Nonetheless, Jacobs clearly had a pro-city bias, at least for the kind of “urban ballet” she favored. Suburbs, she said, simply lack enough people to support the kind of diversity that make cities vibrant: the “Viennese bakeries, foreign groceries, art movies, and so on, all of which can be found co-existing, the standard with the strange, the large with the small.”
To those of us who love cities, this assessment makes intuitive sense. But is it the whole story? In his scathing critique of Jacobs' book, her would-be mentor-turned-critic Lewis Mumford accused her of muddling up the real nature of what is urban and what she loves about it.
According to Mumford, the very things that Jacobs most praises about Greenwich Village — face-to-face contact, a sense of belonging — rest not “on a metropolitan dynamism, but on continuity and stability, the special virtues of the village.” In other words, if these special places exist in cities, it’s not because of the urban forces that surround them, but in spite of them.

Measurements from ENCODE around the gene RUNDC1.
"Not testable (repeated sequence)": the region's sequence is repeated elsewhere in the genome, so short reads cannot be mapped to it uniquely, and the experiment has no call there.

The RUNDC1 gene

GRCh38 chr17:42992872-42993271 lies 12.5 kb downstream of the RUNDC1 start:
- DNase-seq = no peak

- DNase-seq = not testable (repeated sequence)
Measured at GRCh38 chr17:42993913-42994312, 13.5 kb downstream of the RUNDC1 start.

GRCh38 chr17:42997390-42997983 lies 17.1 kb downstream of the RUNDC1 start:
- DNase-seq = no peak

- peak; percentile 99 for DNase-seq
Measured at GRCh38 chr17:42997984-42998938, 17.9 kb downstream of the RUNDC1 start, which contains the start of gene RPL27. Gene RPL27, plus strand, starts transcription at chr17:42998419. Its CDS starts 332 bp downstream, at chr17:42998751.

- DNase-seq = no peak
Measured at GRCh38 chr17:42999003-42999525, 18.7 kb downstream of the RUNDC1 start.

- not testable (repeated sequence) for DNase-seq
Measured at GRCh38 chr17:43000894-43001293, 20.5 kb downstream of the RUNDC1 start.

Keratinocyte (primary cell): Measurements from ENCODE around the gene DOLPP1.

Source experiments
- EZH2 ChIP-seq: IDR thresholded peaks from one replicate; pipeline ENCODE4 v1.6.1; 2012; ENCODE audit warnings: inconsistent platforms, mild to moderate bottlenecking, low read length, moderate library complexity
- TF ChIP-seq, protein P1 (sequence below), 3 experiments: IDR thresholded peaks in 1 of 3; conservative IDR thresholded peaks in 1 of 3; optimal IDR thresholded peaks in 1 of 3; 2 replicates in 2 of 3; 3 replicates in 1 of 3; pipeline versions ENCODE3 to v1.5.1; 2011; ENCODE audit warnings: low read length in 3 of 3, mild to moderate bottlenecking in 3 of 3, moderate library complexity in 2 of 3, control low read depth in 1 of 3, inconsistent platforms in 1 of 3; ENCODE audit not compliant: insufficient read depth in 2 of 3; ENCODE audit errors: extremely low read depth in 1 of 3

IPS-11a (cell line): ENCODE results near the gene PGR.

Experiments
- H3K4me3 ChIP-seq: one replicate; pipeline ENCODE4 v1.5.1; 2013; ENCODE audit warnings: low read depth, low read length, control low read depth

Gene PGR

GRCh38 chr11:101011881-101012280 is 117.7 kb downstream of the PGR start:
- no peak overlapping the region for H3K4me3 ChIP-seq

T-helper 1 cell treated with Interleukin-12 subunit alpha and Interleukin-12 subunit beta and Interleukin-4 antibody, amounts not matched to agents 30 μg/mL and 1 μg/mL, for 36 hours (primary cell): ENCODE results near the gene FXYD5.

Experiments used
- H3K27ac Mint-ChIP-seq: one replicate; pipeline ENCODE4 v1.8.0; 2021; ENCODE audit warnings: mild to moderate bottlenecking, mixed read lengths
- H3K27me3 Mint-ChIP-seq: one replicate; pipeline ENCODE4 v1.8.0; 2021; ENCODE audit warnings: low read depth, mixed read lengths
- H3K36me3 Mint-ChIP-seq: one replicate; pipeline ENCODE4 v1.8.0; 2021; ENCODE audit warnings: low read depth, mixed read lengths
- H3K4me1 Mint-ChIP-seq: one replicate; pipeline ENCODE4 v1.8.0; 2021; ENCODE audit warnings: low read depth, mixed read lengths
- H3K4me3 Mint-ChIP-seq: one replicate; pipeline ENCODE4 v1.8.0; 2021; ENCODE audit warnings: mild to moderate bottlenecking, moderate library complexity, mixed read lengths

Unlike Jacobs, Mumford had a deep ambivalence about urban life, and a particular hatred for the 20th century gigantism that was turning “metropolis” into “necropolis.” But if there was one thing Mumford hated more than cities, it was the dehumanizing sprawl that he saw rapidly rising around them. In his prescient 1958 essay, “The Highway and the City,” he attacked the recently created Interstate Highway System, predicting that it would lead to “a tomb of concrete roads and ramps covering the dead corpse of a city.” Needless to say, if he could see many of the cities Americans now live in, he would not be surprised.